As the longest-serving member of the Pierrepoint dynasty of Britain's chief executioners, Thomas Pierrepoint prided himself on the speed with which he dispatched his clients. His record from cell to gallows was 60 seconds.
But secret records released today show the Home Office faced an unprecedented rebellion from prison governors and doctors. They were concerned that, when Pierrepoint was still working at 72, his eyesight was fading and he had become so obsessed with carrying out super-efficient hangings that he nearly sent his assistant through the trapdoor.
Memos from the Prison Commission, part of the Home Office, detail how officials agonised over whether to force the executioner into retirement after suggestions from reports of his executions that he was "past the job". The documents, released at the National Archives in Kew, west London, had been due to remain undisclosed until 2020 but have been released under the Freedom of Information Act.
Pierrepoint was the brother of Britain's first chief executioner, Henry Pierrepoint, and uncle and tutor of Albert, Britain's most prolific executioner with 435 hangings, and the subject of a recent film starring Timothy Spall.
But by the early 1940s, it seems that Thomas, who hanged his first man in 1909, was showing signs of wear and tear.
A letter from the medical officer of Liverpool Prison in February 1943 detailed how Thomas, who conducted 294 hangings in a 37-year career as chief executioner, had endangered his assistant, whose job it was to check that the legs of the condemned were tied.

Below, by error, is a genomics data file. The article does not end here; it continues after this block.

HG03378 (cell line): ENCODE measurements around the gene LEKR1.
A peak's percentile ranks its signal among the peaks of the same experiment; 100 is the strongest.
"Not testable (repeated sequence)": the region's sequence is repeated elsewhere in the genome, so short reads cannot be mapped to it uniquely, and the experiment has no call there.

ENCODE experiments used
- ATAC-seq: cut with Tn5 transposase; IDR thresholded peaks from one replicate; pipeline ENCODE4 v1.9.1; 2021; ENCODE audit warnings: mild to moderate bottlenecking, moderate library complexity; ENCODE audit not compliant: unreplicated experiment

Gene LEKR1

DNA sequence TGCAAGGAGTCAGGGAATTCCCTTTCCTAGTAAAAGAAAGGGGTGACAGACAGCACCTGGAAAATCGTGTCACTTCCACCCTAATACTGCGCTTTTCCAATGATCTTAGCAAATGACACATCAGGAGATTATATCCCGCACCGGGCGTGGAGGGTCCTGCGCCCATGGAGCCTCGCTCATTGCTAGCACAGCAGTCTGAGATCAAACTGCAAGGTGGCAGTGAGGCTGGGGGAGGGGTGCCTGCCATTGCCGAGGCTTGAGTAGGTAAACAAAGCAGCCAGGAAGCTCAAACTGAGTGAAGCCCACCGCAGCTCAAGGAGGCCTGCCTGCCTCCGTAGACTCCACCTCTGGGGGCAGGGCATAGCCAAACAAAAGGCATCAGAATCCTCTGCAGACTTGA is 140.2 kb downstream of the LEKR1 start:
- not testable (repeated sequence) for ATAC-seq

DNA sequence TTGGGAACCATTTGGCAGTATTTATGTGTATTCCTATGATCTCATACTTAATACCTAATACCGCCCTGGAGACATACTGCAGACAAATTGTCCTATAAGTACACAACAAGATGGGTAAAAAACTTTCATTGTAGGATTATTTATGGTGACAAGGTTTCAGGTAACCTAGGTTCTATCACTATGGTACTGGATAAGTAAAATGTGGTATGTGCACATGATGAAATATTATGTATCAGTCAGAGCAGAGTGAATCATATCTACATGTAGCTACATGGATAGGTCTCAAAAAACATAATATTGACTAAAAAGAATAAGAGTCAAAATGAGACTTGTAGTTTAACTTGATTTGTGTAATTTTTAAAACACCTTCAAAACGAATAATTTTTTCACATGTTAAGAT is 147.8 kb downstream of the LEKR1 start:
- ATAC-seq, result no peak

The doctor wrote: "He obviously regards speed as the hallmark of efficiency and there hardly seems time for him to ensure the assistant is clear of the trap.
"This zeal for speed may be related to a desire to show that his ability is unimpaired by advancing years."
In another account of the same execution, the unnamed governor of the jail said: "Mr Pierrepoint on this, as on previous occasions, appeared to me to allow only the barest margin of safety in assuring himself that the assistant was clear of the trapdoors before pulling the lever."
Other letters sent to the Prison Commission complained that Pierrepoint had "smelled strongly of drink" during two executions at Durham Prison in 1940.
In his memoirs Albert, who revealed his opposition to capital punishment long after its abolition and his retirement, recalled how his uncle had told him: "If you can't do it without whisky, don't do it at all." His father was sacked in 1910 after arriving drunk at Chelmsford Prison for an execution.
An internal memo documenting the allegations against Thomas, whose nephew was his assistant until 1941, said: " Pierrepoint was getting past his job, he was uncertain and it was doubtful whether his sight was good." But he won backing from other senior prison officials for his work, paid at a rate of £15 per hanging, or £450 today.
Despite misgivings, the authorities were forced to continue employing Pierrepoint because at the height of the Second World War they could find no one to replace him.Reuse content